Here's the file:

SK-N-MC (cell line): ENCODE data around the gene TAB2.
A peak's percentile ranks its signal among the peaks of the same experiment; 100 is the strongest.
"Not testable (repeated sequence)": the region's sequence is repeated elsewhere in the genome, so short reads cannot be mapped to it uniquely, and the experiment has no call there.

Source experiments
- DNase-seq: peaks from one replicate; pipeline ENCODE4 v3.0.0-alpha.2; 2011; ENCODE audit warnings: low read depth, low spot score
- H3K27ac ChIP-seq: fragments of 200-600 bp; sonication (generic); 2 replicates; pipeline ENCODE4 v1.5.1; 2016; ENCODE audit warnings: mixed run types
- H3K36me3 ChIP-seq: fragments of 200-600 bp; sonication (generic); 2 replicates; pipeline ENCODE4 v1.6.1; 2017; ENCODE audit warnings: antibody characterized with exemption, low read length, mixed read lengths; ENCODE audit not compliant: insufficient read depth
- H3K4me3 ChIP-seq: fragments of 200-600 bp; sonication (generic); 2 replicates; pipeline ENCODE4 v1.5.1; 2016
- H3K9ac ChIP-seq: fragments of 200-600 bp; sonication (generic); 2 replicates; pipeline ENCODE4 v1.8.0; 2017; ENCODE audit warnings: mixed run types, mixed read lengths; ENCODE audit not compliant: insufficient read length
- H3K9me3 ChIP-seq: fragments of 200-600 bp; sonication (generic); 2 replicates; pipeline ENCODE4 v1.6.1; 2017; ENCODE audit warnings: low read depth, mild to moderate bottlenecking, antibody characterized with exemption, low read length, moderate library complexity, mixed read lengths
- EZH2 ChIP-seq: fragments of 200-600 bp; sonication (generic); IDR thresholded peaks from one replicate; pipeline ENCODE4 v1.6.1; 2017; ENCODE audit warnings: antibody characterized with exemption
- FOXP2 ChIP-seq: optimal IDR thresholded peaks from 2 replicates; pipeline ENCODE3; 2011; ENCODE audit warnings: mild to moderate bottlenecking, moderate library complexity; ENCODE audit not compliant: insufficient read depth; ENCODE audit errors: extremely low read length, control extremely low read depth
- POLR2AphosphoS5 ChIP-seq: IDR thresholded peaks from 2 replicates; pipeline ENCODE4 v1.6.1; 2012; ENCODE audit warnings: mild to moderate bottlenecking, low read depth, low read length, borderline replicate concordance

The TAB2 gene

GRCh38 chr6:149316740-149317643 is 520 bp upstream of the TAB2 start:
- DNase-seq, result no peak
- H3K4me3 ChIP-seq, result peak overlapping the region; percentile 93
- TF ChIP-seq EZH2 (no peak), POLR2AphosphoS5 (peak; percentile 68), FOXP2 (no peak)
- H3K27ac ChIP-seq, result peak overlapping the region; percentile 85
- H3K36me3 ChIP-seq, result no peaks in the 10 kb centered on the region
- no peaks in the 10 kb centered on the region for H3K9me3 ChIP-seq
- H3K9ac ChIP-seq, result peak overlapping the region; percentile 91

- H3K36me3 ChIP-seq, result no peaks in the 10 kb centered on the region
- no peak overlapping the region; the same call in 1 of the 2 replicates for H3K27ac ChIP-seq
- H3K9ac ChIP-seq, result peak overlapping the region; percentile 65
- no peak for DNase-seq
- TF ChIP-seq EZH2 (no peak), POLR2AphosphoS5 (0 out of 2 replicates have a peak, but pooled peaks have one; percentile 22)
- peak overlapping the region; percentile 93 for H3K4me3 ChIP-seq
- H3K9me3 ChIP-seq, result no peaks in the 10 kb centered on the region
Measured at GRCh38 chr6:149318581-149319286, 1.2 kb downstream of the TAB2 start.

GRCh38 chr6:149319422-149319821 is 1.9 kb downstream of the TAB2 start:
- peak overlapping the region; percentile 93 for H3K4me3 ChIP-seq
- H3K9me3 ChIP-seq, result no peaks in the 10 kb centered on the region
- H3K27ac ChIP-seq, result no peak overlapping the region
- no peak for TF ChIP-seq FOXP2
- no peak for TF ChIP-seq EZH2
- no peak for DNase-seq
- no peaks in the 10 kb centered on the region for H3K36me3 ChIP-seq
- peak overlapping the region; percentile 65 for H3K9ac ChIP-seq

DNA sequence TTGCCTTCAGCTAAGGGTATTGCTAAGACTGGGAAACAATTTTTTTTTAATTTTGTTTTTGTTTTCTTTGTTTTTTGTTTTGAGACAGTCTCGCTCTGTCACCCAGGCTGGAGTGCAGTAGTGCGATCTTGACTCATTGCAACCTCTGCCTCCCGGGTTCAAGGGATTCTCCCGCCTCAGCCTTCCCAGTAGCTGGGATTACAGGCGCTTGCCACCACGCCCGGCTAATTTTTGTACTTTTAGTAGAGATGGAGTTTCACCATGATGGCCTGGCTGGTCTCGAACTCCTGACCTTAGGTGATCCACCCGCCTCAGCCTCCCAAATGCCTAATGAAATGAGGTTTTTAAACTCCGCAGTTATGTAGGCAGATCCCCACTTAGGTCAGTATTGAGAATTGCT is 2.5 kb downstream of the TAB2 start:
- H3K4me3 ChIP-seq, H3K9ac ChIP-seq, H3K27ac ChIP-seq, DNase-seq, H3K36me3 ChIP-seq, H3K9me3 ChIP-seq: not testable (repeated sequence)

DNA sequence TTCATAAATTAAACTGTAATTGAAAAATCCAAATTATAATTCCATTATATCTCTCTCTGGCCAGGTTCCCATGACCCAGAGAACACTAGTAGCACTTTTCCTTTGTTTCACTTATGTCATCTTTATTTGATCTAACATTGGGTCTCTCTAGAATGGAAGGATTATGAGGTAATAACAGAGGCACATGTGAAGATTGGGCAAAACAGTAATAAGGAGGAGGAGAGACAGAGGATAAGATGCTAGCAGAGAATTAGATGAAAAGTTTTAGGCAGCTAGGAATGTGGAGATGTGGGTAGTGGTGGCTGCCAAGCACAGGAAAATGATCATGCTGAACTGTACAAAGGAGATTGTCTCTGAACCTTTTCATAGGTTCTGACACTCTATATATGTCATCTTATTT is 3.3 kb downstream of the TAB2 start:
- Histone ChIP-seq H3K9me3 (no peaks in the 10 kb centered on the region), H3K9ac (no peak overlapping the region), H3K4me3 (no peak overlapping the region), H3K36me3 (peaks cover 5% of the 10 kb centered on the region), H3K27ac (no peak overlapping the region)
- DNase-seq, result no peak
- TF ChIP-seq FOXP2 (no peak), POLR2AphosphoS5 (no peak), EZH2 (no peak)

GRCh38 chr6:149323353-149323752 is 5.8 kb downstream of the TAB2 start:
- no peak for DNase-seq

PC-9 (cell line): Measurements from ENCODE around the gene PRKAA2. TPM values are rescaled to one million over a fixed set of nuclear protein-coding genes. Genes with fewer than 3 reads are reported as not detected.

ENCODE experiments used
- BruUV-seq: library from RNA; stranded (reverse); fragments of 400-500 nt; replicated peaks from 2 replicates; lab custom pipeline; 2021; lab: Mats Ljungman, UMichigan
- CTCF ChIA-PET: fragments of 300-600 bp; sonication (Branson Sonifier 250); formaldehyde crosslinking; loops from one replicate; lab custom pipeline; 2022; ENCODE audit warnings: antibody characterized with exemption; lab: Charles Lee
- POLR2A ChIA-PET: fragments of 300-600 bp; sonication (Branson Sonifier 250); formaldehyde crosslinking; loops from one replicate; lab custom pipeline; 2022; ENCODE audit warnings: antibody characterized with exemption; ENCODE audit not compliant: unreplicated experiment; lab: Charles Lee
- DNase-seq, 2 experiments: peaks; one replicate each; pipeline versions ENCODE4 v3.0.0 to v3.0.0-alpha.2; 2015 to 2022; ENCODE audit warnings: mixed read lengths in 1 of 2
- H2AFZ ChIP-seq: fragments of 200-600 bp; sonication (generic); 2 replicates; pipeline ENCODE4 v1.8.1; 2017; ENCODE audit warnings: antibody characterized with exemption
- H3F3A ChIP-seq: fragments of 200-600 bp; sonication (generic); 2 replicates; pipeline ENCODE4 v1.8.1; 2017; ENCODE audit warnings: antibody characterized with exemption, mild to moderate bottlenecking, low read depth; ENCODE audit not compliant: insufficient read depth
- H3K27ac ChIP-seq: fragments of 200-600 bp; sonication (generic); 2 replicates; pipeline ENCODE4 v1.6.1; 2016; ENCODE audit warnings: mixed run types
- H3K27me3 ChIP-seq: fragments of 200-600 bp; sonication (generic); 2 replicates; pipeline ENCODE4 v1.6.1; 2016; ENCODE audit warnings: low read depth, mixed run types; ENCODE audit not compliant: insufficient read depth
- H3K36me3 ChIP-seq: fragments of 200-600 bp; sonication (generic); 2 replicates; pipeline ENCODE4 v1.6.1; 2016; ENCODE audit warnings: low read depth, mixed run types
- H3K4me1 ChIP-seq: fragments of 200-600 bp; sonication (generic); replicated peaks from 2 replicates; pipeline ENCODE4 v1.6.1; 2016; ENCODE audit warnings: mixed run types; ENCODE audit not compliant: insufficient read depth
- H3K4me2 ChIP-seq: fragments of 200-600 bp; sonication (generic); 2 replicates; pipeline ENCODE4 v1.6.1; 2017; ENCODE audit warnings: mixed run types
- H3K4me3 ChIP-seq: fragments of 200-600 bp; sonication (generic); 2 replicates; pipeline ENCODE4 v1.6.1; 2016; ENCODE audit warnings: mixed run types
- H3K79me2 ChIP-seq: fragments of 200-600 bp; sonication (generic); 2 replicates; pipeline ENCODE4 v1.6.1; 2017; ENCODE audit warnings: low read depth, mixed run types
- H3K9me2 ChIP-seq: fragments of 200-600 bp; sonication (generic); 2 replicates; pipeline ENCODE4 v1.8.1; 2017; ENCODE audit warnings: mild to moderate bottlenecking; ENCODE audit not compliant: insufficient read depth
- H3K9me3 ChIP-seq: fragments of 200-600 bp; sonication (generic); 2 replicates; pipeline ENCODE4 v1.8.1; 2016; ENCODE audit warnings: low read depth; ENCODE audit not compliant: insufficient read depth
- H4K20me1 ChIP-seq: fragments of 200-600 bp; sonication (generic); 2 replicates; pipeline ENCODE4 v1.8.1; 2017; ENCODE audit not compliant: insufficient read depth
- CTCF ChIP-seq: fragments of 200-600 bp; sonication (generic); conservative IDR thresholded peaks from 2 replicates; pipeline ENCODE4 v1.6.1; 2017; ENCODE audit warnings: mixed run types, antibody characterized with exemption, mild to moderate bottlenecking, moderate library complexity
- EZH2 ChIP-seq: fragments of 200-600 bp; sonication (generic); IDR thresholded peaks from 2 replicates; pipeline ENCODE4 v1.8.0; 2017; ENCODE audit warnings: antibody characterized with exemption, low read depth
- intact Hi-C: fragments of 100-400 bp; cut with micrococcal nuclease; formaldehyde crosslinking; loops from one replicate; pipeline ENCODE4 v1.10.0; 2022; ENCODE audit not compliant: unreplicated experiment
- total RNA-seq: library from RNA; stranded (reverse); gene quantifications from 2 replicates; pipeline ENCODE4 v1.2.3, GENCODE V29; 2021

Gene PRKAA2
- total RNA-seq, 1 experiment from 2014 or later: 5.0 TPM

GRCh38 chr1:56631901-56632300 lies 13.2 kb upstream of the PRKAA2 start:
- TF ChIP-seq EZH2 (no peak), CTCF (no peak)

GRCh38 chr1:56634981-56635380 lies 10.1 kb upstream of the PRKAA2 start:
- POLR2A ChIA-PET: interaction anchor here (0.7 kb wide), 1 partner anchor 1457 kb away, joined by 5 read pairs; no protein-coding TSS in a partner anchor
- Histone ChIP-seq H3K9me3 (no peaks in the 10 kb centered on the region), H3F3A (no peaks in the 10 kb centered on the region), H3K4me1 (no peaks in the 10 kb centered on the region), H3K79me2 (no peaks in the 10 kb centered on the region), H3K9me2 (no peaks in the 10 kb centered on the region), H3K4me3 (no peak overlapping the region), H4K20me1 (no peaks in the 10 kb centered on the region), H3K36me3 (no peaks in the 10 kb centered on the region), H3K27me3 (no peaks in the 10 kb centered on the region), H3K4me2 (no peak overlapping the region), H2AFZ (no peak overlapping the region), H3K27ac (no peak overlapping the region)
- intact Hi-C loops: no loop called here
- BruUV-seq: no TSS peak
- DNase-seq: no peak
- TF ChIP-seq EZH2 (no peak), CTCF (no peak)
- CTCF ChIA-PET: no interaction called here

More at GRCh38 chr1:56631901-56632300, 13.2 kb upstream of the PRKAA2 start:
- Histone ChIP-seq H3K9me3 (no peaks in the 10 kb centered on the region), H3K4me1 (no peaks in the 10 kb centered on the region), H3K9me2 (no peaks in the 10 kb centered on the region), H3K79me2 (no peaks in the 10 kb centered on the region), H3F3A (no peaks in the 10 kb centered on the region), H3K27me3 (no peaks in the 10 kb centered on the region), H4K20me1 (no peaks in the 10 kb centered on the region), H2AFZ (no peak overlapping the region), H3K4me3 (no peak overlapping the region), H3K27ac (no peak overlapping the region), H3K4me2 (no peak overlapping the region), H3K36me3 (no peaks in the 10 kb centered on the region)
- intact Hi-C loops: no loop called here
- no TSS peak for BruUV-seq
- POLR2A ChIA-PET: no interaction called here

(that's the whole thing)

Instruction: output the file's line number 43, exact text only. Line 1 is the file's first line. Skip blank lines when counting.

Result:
- Histone ChIP-seq H3K9me3 (no peaks in the 10 kb centered on the region), H3K9ac (no peak overlapping the region), H3K4me3 (no peak overlapping the region), H3K36me3 (peaks cover 5% of the 10 kb centered on the region), H3K27ac (no peak overlapping the region)